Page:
To apply Jean Watson's nursing theory into nursing, nurses need to create a caring, personal relationship with the patient, according to the Watson Caring Science Institute and International Caritas Consortium. Nurses should provide comfort by connecting with the spirit of the patient.
When applying Jean Watson's nursing theory, nurses must be conscious of the patient as a whole and complete individual, regardless of disease or illness, to create a caring experience, according to the Watson Caring Science Institute and International Caritas Consortium. In addition, patients need caring occasions where the nurse and patient share common experiences to enhance the healing process.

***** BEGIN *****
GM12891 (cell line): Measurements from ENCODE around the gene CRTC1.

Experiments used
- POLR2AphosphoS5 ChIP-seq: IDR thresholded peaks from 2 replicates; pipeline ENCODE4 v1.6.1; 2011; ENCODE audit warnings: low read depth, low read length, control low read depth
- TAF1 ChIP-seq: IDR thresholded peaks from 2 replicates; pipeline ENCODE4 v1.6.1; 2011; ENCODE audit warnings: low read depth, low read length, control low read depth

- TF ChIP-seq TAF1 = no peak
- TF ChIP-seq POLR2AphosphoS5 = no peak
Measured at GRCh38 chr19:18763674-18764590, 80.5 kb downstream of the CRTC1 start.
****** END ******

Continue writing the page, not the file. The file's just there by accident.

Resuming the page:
Watson's theory encourages nurses to provide an installation of faith and hope within patients through kind words, nurturing and caring gestures and non-verbal messages of support, according to Nursing Theories. Nurses are prompted to create a non-threatening environment that accepts expressions of negative and positive feelings and a promotion of interpersonal lessons to help the patient make decisions. The goal of the nurse, according to Watson's theory, is to provide assistance with the gratification of the patient's needs and protect the physical, mental, spiritual and socio-cultural well-being of the patients. Applying the theory goes well beyond administering medicine and performing procedures. Watson's theory in application involves a caring approach with all nursing responsibilities.